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New York and Harlem Railroad Co. Issued to W.W. Astor - Railway Bond

Inv# AG2420   Bond
New York and Harlem Railroad Co. Issued to W.W. Astor - Railway Bond
State(s): New York
Years: 1877
Various Denomination Bonds issued to W.W. Astor but not signed.
William Waldorf Astor (1848-1919), 1st Viscount. Capitalist, Journalist, born in N.Y. City. Great-grandson of John Jacob Astor. British Financier and Journalist. U.S. minister at Rome. Proprietor of the Pall Mall Gazette and Magazine. Succeeded his father John Jacob as head of the family with a personal fortune of $100,000,000. Beautiful $5,000 bond dated 1890 boldly issued to William in a nice Script. (Not signed) Excellent Condition. Rare!

Its ancestor, the Rock Island and La Salle Railroad Company, was incorporated in Illinois on February 27, 1847, and an amended charter was approved on February 7, 1851, as the Chicago and Rock Island Railroad. Construction began October 1, 1851, in Chicago, and the first train was operated on October 10, 1852, between Chicago and Joliet. Construction continued on through La Salle, and Rock Island was reached on February 22, 1854, becoming the first railroad to connect Chicago with the Mississippi River. In Iowa, the C&RI's incorporators created (on February 5, 1853) the Mississippi and Missouri Railroad Company, to run from Davenport to Council Bluffs, and on November 20, 1855, the first train to operate in Iowa steamed from Davenport to Muscatine. The Mississippi river bridge between Rock Island and Davenport was completed on April 22, 1856. In 1857, Abraham Lincoln represented the Rock Island in an important lawsuit regarding bridges over navigable rivers. The suit had been brought by the owner of a steamboat, which was destroyed by fire after running into the Mississippi river bridge. Lincoln argued that not only was the steamboat at fault in striking the bridge but that bridges across navigable rivers were to the advantage of the country. The M&M was acquired by the C&RI on July 9, 1866, to form the Chicago, Rock Island and Pacific Railroad Company. The railroad expanded through construction and acquisitions in the following decades.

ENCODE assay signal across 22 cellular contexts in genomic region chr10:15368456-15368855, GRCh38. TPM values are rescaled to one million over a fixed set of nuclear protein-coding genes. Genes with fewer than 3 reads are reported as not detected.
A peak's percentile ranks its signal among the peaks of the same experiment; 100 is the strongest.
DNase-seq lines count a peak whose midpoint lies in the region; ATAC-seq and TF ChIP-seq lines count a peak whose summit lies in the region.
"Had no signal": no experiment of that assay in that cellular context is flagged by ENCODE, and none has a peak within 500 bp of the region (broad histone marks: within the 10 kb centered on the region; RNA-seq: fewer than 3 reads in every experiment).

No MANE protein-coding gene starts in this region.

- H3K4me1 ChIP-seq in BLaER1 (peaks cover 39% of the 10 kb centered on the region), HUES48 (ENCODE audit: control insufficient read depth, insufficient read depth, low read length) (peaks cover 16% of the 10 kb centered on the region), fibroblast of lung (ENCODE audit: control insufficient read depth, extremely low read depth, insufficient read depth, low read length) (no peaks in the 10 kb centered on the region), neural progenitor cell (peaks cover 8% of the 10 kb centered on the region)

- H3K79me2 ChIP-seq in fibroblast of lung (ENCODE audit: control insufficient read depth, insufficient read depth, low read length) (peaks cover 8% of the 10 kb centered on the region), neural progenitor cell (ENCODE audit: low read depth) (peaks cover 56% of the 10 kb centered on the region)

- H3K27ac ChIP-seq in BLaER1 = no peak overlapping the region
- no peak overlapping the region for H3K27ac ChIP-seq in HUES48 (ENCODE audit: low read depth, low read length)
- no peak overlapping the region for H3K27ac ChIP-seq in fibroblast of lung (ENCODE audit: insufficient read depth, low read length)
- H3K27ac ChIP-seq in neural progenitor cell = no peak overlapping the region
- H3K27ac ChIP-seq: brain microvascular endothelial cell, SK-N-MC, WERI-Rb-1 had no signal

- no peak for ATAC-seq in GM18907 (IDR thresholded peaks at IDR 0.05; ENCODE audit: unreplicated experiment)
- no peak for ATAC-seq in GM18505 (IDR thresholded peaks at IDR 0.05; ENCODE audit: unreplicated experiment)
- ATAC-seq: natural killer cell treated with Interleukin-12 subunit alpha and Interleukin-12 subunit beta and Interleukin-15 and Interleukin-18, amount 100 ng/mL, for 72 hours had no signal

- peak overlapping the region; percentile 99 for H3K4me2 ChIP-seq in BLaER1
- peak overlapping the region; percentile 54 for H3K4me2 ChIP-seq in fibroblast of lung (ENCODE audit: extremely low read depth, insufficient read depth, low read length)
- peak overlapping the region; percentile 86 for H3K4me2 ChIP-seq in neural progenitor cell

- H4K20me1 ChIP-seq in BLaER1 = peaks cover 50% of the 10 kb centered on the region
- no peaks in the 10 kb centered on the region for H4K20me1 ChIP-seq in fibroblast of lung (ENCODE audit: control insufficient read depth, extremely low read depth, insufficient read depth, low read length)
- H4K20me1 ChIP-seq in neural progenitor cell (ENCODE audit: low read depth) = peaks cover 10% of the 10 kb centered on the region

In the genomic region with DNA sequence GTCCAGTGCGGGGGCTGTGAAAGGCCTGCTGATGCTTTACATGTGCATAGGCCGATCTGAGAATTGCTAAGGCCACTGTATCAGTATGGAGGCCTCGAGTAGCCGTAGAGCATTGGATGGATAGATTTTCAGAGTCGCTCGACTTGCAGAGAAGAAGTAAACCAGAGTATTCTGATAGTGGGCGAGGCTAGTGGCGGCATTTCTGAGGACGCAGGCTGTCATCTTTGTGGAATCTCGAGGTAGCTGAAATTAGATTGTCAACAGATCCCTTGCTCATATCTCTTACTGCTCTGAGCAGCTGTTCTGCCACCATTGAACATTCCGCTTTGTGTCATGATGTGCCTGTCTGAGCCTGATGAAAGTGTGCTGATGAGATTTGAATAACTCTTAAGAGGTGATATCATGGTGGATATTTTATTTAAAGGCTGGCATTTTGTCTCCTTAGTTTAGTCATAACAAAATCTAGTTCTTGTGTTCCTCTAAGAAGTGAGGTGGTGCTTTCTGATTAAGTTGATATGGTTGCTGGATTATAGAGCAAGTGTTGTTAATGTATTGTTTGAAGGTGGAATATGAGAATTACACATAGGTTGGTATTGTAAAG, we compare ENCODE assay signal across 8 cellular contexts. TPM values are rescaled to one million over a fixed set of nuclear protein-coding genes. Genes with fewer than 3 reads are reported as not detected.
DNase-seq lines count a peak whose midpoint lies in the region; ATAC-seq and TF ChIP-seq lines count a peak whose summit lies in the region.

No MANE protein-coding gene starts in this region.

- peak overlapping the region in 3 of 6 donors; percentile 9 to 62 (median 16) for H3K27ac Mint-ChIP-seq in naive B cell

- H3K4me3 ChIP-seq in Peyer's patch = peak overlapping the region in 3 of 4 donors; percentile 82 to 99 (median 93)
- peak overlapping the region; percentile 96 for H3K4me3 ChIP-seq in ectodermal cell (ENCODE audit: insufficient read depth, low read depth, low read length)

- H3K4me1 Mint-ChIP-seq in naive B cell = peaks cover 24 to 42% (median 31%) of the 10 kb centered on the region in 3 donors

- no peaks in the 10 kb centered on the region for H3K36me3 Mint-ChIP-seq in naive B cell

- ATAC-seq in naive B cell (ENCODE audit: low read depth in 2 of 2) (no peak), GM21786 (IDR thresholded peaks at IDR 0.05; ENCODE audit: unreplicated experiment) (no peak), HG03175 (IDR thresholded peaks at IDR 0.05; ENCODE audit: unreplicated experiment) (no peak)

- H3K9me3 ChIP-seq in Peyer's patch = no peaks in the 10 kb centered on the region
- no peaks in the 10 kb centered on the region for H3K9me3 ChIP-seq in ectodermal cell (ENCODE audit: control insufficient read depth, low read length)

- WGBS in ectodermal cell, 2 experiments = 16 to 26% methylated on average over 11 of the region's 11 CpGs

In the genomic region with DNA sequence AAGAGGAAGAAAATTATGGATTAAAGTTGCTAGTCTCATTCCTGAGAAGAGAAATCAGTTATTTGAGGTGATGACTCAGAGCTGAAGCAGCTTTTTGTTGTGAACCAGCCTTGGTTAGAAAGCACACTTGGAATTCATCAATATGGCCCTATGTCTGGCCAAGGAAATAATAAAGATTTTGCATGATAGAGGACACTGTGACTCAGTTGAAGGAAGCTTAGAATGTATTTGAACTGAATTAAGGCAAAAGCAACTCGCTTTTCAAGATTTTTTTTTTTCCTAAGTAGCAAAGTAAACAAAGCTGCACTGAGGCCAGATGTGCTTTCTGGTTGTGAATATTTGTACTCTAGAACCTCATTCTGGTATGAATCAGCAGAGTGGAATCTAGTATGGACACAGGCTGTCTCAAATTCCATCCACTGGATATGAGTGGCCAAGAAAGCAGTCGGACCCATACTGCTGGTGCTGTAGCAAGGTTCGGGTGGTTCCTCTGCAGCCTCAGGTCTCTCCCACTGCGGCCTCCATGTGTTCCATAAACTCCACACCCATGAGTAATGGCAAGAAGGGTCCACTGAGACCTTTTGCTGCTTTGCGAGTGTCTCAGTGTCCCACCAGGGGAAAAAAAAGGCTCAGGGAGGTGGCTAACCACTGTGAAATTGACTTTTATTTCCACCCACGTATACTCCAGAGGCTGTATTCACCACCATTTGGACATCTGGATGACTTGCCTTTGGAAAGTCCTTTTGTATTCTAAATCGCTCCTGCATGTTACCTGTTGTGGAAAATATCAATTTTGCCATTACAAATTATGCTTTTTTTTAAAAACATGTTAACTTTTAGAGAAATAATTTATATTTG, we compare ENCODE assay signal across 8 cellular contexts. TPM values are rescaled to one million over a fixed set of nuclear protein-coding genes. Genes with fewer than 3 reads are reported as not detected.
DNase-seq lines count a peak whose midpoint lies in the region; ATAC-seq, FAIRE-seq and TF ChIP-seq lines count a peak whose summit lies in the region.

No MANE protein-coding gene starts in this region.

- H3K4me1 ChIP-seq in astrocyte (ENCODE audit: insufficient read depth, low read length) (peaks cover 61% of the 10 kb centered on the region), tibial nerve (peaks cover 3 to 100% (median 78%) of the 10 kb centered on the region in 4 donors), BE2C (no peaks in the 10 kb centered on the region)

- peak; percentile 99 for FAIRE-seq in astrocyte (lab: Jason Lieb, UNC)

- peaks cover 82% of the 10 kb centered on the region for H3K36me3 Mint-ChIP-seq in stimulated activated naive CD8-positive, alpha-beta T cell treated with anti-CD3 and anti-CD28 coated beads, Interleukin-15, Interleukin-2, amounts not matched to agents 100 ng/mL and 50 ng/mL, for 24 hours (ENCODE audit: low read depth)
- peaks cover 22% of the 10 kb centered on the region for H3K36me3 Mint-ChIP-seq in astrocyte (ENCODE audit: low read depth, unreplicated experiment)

The New York and Harlem Railroad (now the Metro-North Railroad's Harlem Line) was one of the first railroads in the United States, and was the world's first street railway. Designed by John Stephenson, it was opened in stages between 1832 and 1852 between Lower Manhattan to and beyond Harlem. Horses initially pulled railway carriages, followed by a conversion to steam engines, then one to battery-powered Julien electric traction cars. In 1907, the then leaseholders of the line, New York City Railway, a streetcar operator, went into receivership. Following a further receivership in 1932, the New York Railways Corporation converted the line to bus operation. The Murray Hill Tunnel now carries a lane of road traffic, but not the buses.

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Condition: Excellent

A bond is a document of title for a loan. Bonds are issued, not only by businesses, but also by national, state or city governments, or other public bodies, or sometimes by individuals. Bonds are a loan to the company or other body. They are normally repayable within a stated period of time. Bonds earn interest at a fixed rate, which must usually be paid by the undertaking regardless of its financial results. A bondholder is a creditor of the undertaking.

Item ordered may not be exact piece shown. All original and authentic.
Price: $50.00